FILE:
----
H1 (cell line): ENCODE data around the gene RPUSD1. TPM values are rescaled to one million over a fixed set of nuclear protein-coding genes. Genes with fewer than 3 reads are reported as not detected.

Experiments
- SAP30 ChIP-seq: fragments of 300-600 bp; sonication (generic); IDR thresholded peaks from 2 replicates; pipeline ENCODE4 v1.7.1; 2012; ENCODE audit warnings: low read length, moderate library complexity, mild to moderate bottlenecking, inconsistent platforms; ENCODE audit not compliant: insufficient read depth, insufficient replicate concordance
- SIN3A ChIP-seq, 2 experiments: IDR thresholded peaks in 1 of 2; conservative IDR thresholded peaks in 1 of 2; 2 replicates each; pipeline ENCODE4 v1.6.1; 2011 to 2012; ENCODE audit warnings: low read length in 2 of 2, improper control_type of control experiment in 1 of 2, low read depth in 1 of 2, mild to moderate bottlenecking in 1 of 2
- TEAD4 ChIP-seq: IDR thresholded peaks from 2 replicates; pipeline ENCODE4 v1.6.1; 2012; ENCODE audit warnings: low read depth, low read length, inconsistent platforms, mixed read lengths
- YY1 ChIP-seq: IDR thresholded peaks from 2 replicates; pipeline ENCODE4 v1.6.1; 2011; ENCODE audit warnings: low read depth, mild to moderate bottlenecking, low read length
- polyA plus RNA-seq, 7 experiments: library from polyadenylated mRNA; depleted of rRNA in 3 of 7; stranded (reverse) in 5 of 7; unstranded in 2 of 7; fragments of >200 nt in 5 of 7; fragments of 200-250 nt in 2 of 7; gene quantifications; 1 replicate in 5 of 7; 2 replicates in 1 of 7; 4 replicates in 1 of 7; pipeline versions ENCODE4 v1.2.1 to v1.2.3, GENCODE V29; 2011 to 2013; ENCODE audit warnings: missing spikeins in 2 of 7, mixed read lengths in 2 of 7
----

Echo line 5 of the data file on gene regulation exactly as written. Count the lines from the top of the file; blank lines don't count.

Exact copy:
- TEAD4 ChIP-seq: IDR thresholded peaks from 2 replicates; pipeline ENCODE4 v1.6.1; 2012; ENCODE audit warnings: low read depth, low read length, inconsistent platforms, mixed read lengths